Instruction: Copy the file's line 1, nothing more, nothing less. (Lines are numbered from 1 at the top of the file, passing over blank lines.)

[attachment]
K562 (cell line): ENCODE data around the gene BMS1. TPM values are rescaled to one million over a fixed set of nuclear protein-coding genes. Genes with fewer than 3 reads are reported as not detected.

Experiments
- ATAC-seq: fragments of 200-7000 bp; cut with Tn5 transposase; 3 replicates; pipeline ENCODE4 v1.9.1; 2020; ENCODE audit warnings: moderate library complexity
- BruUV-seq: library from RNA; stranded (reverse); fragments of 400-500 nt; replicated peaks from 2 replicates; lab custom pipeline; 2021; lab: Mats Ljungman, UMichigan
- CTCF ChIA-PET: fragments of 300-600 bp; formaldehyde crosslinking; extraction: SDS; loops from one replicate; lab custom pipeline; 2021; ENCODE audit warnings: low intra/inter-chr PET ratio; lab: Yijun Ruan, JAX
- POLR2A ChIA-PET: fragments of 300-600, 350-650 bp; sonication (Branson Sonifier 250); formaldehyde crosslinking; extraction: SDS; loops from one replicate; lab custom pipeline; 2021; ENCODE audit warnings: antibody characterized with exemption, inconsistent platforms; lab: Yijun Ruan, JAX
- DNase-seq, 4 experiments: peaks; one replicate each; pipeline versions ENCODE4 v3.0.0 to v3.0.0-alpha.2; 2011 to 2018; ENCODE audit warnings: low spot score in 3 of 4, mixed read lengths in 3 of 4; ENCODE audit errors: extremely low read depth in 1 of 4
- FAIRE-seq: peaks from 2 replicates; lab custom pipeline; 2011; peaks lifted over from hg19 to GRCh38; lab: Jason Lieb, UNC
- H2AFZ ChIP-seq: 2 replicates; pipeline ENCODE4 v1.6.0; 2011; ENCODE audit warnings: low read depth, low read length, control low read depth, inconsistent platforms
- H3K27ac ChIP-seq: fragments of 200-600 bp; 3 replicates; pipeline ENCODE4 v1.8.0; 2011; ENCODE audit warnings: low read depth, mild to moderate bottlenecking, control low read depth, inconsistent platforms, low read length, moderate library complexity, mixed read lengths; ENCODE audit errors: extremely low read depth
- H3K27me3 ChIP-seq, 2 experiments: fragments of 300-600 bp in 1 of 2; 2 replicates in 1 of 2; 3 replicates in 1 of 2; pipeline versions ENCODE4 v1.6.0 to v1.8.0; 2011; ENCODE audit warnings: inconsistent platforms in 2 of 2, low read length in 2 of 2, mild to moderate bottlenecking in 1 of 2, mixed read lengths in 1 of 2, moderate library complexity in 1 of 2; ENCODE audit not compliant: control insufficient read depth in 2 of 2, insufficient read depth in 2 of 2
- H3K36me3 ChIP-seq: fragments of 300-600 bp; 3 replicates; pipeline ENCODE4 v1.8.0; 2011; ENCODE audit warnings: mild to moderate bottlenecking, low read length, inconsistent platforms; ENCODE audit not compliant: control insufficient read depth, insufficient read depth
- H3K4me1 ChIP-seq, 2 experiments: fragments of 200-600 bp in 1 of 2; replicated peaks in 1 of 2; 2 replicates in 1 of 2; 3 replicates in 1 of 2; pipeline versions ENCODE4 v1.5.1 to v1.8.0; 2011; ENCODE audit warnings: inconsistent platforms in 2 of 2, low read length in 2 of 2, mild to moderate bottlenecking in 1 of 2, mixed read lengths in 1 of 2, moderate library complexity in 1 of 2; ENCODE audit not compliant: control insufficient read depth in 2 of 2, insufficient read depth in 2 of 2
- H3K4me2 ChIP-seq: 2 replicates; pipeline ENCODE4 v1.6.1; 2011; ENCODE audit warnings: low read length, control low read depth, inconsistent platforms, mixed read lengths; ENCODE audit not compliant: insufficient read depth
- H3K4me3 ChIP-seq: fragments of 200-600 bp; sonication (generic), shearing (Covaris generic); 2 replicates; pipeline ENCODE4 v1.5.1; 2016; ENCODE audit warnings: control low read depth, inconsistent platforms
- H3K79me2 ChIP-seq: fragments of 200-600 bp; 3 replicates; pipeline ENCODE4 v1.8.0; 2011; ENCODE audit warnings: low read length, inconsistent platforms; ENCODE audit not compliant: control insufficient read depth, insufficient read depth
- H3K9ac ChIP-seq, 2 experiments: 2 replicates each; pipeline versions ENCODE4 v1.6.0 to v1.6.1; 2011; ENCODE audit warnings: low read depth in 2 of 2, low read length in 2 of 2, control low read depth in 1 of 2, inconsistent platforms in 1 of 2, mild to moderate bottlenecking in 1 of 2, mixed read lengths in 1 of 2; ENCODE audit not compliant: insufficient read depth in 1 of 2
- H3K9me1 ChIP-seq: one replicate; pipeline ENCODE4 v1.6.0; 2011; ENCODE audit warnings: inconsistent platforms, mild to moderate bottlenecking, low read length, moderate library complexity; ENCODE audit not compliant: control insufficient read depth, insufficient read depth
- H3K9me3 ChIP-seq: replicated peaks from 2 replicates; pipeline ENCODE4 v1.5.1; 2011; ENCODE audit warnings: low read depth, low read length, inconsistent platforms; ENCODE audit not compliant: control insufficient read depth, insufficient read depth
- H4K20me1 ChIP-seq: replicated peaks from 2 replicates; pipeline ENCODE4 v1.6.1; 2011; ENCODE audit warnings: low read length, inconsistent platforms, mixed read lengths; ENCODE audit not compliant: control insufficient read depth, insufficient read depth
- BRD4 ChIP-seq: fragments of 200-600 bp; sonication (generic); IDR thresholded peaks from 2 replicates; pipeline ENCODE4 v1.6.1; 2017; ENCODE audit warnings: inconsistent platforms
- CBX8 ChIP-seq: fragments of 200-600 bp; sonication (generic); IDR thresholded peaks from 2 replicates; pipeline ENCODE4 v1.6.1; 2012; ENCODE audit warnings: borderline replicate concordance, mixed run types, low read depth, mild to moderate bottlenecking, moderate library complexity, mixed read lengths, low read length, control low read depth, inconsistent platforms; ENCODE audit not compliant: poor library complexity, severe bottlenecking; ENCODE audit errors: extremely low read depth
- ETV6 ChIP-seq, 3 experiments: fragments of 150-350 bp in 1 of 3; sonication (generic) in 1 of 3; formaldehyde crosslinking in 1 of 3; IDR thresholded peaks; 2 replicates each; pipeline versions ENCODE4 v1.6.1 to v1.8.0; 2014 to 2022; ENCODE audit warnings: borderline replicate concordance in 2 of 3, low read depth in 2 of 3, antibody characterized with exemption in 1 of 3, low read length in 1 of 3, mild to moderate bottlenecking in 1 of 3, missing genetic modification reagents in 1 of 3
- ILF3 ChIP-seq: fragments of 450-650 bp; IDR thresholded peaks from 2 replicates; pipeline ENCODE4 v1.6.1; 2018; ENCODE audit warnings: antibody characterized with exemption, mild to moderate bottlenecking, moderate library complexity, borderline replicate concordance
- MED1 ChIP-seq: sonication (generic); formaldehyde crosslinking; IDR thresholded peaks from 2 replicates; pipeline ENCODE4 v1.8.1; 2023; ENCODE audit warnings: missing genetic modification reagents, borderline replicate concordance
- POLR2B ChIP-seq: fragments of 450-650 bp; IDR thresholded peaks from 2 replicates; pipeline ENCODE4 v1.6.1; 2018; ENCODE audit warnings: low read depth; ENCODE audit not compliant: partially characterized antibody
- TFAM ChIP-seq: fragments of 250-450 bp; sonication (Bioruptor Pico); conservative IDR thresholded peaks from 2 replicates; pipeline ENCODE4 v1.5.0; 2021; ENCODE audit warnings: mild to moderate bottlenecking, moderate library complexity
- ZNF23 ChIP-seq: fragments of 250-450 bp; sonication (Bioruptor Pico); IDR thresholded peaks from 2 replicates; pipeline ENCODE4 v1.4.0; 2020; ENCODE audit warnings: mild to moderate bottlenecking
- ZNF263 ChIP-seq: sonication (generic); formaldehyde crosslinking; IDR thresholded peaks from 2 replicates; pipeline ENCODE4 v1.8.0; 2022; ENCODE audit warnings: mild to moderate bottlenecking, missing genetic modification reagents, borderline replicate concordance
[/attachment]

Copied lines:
K562 (cell line): ENCODE data around the gene BMS1. TPM values are rescaled to one million over a fixed set of nuclear protein-coding genes. Genes with fewer than 3 reads are reported as not detected.